18 December 2017
Discover a revealing new book that explores how understanding our 'caveman biology' can help humans build a healthier urban future
Uncivilised Genes: Human Evolution and the Urban Paradox is a hugely revealing book that explores how understanding our ‘caveman biology’ can help humans build a healthier urban future, at a period in history when we are seeing an epidemic of lifestyle diseases, such as obesity, coronary problems and diabetes.
Author Gustav Milne is a leading archaeologist and academic specialising in urban archaeology. Currently, he leads the national community-based coastal archaeology project hosted by the Museum of London Archaeology and featured in the Channel 4 series, Britain at Low Tide, so he speaks knowledgeably and engagingly about the subject. He notes that the problem with our modern society is that it continues to change at remarkable speed – and yet anatomically and genetically we remain much as our ancestors were thousands of years ago.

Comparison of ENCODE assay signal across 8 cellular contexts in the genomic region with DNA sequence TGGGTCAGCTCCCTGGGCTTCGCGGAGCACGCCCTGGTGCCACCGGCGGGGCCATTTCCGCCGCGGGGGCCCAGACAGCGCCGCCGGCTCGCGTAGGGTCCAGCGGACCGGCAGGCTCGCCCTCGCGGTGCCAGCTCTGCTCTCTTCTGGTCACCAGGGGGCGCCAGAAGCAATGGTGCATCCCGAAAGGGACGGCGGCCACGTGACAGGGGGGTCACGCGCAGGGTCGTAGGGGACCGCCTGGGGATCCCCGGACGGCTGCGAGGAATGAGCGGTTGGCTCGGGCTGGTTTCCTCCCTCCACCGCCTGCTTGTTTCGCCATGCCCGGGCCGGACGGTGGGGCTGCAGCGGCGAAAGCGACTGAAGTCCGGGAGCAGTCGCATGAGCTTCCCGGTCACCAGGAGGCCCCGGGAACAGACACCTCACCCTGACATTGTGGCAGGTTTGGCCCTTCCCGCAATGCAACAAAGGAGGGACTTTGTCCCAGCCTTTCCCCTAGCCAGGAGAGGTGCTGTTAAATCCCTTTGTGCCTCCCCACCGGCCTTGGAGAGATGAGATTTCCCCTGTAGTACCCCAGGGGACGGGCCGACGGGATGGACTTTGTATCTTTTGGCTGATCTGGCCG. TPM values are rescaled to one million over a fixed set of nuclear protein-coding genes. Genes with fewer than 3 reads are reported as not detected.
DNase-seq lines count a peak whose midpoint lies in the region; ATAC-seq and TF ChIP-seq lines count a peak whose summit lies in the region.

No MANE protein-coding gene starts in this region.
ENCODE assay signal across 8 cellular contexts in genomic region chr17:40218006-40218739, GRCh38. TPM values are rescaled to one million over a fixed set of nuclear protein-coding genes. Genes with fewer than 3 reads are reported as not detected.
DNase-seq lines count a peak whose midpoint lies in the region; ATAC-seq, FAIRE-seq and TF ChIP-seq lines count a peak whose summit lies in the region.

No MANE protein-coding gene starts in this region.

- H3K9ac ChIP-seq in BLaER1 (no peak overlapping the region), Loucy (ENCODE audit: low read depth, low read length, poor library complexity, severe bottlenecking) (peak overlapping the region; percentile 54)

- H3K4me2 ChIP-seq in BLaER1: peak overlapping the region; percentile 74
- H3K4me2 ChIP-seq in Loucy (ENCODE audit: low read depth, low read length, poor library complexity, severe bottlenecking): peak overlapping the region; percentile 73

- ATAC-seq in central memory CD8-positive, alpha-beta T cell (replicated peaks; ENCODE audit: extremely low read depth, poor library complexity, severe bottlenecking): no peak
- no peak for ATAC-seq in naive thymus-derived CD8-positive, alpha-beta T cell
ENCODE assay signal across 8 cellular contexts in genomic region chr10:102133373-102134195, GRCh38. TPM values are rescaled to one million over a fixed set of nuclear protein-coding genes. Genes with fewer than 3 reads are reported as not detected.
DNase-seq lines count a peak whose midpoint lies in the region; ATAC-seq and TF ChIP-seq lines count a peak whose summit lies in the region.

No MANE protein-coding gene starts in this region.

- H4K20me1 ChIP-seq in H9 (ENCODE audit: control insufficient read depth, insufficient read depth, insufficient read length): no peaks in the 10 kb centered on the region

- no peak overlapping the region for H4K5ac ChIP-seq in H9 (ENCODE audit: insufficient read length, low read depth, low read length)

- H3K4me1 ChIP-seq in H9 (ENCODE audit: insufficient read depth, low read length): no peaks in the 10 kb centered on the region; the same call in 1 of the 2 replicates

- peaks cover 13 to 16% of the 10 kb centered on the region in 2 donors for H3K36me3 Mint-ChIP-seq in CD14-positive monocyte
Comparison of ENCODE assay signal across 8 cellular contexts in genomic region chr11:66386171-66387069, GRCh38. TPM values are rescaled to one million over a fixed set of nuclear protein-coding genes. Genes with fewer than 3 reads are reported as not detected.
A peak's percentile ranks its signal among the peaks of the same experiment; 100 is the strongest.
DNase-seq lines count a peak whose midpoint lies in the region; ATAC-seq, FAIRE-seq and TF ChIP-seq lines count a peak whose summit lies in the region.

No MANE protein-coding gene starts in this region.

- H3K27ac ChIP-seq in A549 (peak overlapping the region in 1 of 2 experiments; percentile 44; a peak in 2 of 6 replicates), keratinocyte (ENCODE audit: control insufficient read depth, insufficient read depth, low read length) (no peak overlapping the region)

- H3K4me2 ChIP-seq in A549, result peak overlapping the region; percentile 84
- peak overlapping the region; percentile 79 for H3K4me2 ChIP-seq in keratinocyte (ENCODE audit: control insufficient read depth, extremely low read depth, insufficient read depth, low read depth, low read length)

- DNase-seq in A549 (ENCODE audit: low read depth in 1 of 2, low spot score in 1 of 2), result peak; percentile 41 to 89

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Although we can’t change our genes, he argues, we can alter our modern urban lifestyles, our buildings, offices and even our town plans to better suit our biology.
Eating like a hunter-gatherer, with our food shaped by the seasons, being active, having pets and changing our habitats to make them more natural – with access to green outdoor spaces and light – and sociable, would not only be uplifting psychologically but also benefit our ancient immune system, says the author. Building a world that better fits our genetic makeup – taking lessons from our prehistoric past – is the key to a healthier future within the urban environments that many of us now live in.
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This fascinating volume will certainly make you think about the lives of your ancient ancestors and give you food for thought about your own well-being and the routes Western society should be taking to aid our future survival.